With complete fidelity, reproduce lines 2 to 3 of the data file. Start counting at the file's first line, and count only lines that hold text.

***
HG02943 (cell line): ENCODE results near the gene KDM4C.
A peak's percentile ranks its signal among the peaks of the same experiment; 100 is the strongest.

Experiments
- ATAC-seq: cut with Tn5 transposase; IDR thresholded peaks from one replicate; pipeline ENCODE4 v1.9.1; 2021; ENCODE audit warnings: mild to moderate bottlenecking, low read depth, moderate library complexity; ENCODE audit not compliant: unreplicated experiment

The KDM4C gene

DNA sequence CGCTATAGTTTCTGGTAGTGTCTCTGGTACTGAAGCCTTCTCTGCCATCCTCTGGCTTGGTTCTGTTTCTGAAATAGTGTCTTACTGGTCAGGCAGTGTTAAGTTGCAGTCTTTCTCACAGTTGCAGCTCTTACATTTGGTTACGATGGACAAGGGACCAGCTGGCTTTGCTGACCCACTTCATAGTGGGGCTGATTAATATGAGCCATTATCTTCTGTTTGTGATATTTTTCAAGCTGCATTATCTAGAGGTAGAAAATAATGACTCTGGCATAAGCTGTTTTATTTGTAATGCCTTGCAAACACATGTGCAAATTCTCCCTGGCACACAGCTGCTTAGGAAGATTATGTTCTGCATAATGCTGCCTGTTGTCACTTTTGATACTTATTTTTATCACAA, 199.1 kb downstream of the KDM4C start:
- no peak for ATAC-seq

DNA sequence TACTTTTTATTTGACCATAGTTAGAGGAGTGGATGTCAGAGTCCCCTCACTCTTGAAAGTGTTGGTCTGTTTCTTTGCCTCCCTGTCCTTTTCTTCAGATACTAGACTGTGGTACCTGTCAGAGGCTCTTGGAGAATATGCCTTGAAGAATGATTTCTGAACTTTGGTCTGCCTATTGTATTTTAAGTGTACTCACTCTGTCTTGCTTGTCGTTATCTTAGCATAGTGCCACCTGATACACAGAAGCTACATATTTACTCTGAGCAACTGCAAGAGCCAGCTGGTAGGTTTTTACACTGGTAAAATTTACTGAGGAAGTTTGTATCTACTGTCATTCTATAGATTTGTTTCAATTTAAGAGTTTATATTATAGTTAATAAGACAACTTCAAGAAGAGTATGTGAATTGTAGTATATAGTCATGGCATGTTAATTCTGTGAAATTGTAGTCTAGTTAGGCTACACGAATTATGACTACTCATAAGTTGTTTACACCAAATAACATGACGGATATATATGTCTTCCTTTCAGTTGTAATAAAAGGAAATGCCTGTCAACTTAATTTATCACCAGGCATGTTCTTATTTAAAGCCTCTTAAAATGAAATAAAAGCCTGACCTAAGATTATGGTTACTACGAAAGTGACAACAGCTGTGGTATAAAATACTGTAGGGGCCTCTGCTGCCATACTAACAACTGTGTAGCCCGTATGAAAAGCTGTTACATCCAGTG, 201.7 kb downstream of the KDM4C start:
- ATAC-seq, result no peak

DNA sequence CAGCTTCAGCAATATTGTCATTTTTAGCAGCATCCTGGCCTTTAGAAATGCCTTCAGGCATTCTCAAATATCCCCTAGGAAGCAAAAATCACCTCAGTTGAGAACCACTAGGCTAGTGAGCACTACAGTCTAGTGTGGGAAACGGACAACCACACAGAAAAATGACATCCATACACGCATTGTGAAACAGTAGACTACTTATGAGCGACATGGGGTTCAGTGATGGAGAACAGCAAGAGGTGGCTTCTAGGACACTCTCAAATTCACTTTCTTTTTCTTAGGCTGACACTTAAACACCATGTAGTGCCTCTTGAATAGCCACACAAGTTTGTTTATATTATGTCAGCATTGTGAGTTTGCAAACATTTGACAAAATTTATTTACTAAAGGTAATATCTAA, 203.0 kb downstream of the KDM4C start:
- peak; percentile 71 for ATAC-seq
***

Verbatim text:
A peak's percentile ranks its signal among the peaks of the same experiment; 100 is the strongest.

Experiments